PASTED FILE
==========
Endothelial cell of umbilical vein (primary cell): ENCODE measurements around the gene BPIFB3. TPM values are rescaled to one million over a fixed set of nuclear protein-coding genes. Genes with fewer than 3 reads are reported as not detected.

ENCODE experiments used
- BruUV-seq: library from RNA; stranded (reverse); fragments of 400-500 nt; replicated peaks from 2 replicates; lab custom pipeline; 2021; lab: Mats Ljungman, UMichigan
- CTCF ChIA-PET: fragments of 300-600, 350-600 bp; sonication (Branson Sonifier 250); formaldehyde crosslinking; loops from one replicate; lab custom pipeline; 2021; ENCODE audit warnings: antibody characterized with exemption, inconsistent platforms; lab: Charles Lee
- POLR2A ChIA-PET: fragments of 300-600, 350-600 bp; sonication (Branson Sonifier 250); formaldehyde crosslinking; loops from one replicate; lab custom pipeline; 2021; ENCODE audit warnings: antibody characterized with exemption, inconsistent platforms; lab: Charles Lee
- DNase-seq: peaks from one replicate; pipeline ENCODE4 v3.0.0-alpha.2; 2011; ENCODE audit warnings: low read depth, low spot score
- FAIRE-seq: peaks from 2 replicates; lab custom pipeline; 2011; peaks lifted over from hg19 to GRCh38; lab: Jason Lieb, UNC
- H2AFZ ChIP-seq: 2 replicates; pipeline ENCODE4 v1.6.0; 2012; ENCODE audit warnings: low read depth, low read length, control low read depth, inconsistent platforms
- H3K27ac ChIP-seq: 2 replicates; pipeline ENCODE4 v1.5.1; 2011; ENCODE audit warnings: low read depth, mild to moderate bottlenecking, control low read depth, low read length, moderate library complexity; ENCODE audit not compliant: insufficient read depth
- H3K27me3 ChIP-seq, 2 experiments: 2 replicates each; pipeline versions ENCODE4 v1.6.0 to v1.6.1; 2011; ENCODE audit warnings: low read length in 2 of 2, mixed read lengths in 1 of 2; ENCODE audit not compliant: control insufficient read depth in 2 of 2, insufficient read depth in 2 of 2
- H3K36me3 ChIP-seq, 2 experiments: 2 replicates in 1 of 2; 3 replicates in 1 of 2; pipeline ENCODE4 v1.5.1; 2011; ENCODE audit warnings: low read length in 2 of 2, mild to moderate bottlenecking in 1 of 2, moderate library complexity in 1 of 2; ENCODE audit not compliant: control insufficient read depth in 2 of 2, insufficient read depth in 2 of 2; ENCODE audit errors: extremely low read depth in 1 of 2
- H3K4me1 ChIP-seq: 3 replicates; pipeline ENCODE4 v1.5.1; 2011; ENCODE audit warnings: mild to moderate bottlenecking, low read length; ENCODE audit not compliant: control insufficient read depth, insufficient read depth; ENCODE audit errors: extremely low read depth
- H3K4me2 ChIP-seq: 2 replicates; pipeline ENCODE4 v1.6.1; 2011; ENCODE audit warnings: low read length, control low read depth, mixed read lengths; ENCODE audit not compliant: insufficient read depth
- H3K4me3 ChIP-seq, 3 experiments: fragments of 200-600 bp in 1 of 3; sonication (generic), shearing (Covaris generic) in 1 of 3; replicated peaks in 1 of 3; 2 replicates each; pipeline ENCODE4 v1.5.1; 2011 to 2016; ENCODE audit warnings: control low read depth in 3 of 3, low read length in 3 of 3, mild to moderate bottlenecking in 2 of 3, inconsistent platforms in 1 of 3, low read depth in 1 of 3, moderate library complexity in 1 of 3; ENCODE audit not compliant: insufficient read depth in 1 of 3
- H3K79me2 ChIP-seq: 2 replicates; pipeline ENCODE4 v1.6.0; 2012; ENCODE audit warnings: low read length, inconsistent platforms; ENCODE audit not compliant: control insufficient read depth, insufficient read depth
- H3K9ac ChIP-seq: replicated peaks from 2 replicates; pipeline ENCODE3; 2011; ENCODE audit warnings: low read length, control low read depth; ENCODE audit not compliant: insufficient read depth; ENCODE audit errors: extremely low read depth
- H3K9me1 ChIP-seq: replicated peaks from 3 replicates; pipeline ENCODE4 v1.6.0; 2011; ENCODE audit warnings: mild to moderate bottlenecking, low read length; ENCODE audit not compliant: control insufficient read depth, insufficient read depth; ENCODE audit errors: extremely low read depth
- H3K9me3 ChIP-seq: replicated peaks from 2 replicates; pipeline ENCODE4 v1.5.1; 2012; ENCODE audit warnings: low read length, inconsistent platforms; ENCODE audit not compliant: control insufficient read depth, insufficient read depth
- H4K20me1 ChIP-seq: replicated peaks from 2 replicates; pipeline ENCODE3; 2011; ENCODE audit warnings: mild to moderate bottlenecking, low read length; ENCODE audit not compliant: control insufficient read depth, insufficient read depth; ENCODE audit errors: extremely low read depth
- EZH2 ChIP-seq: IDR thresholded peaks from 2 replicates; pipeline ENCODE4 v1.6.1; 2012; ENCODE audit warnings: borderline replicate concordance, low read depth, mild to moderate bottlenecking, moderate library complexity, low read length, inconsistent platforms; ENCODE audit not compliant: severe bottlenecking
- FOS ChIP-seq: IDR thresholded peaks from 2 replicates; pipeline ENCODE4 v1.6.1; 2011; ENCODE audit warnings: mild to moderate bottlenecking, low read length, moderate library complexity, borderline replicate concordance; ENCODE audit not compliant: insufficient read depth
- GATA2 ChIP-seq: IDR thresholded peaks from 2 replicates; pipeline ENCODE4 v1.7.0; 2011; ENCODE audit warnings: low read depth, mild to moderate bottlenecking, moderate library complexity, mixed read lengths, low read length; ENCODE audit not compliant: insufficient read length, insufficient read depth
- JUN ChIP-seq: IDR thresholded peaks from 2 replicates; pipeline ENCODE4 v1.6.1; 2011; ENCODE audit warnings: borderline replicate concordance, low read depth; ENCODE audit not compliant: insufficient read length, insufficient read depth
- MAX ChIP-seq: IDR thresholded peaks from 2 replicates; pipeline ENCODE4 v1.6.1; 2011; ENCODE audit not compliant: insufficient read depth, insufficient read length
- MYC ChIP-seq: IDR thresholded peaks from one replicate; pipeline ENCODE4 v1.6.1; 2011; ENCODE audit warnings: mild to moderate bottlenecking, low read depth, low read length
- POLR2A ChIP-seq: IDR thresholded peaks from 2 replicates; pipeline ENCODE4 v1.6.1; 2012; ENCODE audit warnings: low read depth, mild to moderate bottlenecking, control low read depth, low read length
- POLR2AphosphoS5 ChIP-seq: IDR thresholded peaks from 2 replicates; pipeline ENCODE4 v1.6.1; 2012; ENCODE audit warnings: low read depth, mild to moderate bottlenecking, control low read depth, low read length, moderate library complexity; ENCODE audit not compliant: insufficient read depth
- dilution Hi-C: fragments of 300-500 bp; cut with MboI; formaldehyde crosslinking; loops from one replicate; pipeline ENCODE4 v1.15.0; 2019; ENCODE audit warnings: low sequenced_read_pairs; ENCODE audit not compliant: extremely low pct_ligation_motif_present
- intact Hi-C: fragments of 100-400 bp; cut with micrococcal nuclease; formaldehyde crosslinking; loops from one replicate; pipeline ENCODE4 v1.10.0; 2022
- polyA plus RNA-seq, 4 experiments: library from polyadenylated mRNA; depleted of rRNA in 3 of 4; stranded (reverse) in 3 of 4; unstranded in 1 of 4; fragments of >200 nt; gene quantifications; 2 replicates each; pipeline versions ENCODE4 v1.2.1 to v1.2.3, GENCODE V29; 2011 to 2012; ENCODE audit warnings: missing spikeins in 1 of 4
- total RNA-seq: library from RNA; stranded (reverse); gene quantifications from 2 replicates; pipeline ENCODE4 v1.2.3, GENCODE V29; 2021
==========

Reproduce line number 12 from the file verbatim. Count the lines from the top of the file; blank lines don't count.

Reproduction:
- H3K4me1 ChIP-seq: 3 replicates; pipeline ENCODE4 v1.5.1; 2011; ENCODE audit warnings: mild to moderate bottlenecking, low read length; ENCODE audit not compliant: control insufficient read depth, insufficient read depth; ENCODE audit errors: extremely low read depth